A total of 50 public and private organisations at the end of last week signed up to a new voluntary code of conduct that will help define how savings are made from public-private partnership (PPP) and Private Finance Initiative (PFI) deals.
The code, produced by HM Treasury, is effectively a new ‘best practice’ guide for the likes of investors, lenders, construction firms and facilities management providers.
Among those private organisations to have endorsed the initiative are Balfour Beatty Investments, Equitix Group, HSBC Bank and Serco. From the public side, the Cabinet Office, Department for Education, the Home Office and the Ministry of Defence are among those to have put pen to paper.
The code sets out eight key commitments for private sector parties and another eight for public bodies to encourage a better relationship between the two sides. Pledges include having a single point of contact for all parties on a project and setting out how efficiency savings will be driven from the top to bottom of organisations.
The code also includes various transparency guidelines including updating partners on day-to-day costs such as consumables and, when appropriate, any changes in ownership structures.
The launch of the code is the latest step in the government’s push to cut the cost of infrastructure delivery. It claims that the existing Operational Savings programme has already achieved more than £1.5 billion (€1.8 billion; $2.4 billion) of savings in the last couple of years.
“The work on Operational Savings, and the code itself, are further examples of how the government is working with the private sector to drive down the cost of infrastructure in the UK so that we can invest where it’s most needed,” said Danny Alexander, Chief Secretary to the Treasury, in a Treasury statement.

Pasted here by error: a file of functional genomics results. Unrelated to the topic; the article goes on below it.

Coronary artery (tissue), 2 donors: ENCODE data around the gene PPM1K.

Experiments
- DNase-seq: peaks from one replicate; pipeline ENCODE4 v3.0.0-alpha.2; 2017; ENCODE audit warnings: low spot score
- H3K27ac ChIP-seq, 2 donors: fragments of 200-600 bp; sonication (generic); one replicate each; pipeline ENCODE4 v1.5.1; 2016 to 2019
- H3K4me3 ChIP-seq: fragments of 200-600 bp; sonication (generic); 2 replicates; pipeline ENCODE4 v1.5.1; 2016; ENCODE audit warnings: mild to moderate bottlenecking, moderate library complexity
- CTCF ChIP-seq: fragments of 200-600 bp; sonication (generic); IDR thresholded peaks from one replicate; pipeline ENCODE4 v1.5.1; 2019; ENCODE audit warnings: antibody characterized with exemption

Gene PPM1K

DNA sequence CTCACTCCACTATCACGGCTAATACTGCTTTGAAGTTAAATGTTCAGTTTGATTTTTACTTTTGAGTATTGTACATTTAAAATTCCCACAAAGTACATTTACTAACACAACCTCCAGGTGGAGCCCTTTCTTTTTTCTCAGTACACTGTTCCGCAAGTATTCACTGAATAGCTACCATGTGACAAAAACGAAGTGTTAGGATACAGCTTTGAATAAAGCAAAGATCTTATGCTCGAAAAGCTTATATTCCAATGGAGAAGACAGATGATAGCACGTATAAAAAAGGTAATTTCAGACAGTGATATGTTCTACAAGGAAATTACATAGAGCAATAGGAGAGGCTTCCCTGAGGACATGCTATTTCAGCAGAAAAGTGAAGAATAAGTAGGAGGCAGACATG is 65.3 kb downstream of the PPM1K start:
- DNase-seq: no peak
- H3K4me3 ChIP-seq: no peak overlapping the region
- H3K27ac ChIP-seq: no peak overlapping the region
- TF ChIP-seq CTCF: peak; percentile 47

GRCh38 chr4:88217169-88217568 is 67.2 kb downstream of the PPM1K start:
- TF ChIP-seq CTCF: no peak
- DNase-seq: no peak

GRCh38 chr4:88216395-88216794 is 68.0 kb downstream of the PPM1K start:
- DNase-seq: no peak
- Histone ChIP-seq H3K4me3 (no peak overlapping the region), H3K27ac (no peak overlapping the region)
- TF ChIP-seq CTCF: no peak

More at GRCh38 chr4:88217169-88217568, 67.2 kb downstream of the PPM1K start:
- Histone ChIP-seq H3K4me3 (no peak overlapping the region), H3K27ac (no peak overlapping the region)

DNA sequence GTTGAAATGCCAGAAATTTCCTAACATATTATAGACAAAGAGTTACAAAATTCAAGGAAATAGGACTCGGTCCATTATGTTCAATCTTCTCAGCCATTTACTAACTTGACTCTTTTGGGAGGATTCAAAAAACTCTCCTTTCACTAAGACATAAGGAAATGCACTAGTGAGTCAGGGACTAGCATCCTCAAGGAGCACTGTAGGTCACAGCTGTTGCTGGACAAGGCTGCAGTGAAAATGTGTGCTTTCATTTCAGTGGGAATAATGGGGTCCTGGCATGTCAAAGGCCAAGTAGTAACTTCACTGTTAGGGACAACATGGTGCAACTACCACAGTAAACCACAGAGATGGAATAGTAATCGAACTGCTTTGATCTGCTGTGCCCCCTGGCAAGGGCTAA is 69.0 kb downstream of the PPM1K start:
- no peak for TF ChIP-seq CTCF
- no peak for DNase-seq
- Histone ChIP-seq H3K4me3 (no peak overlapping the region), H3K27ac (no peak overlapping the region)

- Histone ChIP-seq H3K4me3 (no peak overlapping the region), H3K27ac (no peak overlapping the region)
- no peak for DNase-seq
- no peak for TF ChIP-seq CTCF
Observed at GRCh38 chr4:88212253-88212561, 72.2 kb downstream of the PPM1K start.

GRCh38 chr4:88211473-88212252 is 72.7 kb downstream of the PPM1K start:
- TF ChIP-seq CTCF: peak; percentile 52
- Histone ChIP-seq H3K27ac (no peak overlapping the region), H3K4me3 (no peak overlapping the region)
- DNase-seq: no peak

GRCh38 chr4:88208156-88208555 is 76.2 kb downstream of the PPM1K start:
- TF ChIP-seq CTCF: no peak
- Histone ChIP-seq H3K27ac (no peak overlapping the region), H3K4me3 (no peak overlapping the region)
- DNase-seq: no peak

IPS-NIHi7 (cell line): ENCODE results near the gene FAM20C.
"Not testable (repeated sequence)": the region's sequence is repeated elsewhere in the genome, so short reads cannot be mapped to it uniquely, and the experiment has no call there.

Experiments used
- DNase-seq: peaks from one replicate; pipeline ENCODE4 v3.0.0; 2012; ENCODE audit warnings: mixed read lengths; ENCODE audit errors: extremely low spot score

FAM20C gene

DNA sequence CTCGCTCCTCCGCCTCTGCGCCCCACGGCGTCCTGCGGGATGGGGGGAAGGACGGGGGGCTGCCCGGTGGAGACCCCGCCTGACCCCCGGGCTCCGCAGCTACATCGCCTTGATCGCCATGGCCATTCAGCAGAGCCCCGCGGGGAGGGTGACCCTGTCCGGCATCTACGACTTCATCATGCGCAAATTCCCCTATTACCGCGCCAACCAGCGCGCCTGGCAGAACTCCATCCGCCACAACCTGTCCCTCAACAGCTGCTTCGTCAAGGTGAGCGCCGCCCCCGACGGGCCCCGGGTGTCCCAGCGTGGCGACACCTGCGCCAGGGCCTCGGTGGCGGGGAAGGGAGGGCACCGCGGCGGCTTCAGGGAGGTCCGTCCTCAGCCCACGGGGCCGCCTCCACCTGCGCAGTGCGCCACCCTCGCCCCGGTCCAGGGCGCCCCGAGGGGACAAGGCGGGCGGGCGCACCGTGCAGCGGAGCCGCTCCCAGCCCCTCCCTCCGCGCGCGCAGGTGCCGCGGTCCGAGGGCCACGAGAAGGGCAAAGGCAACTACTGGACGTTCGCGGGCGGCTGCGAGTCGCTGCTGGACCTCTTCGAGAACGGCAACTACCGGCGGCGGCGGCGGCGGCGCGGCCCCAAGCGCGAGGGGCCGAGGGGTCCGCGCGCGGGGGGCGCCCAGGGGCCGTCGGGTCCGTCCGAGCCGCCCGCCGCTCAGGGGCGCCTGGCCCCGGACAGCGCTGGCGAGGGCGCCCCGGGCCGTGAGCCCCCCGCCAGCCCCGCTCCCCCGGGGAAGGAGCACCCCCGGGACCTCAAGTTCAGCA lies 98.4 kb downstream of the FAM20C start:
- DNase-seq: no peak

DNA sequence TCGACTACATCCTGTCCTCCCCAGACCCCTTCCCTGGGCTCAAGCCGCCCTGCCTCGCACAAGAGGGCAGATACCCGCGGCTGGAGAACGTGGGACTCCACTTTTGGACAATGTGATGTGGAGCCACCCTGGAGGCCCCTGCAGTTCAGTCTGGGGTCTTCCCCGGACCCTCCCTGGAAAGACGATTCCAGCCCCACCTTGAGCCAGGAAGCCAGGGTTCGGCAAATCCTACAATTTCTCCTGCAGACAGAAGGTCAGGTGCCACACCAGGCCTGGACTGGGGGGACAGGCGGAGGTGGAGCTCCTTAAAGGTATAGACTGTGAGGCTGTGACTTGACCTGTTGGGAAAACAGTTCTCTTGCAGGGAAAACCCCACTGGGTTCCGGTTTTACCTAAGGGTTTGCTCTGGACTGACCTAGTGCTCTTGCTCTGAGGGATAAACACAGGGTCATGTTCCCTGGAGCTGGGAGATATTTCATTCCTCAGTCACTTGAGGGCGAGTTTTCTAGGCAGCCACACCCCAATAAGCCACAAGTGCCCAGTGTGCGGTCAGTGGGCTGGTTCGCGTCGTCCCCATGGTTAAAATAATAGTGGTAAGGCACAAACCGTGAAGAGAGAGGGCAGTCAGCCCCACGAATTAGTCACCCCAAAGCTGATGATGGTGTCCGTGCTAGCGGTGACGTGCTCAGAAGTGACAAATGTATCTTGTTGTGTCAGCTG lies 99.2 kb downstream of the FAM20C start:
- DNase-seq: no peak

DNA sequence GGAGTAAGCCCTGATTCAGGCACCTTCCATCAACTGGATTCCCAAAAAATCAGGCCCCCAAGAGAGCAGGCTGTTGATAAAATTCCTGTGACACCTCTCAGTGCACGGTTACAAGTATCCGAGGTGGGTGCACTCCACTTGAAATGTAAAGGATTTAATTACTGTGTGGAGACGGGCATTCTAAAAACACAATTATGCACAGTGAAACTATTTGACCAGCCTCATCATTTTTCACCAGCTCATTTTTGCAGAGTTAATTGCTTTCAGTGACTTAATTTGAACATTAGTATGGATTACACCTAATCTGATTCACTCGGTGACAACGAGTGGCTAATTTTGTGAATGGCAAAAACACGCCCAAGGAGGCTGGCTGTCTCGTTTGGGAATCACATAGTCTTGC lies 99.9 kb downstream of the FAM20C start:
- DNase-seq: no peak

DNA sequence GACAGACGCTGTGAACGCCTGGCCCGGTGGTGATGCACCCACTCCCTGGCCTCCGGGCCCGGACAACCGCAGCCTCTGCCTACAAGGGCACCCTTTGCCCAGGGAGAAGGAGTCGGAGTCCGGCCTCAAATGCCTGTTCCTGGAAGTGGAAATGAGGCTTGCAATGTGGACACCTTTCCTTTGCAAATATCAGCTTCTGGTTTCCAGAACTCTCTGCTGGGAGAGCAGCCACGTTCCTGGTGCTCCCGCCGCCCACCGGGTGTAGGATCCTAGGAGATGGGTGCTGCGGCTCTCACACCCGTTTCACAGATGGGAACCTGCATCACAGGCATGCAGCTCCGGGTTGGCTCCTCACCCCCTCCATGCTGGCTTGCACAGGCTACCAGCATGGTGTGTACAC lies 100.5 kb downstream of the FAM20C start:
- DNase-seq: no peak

The same statement said that the list of organisations signing up to the code would be updated every two weeks and that “widespread support from the market and public sector is expected”.
In December last year, the Treasury introduced Private Finance 2 (PF2), effectively a refined version of the PFI framework which aimed for more transparency and better value for money. It includes the disclosure of annual profits from deals, a running tally of liabilities to be recorded by government, less leverage, and the government taking an equity stake in projects.
The advent of PF2 followed strong criticism of the PFI framework from various politicians and Parliament’s Public Accounts Committee, which resulted in a review of PFI. The review stymied PFI deal flow for a long period, with deals only now just starting to move through the pipeline again.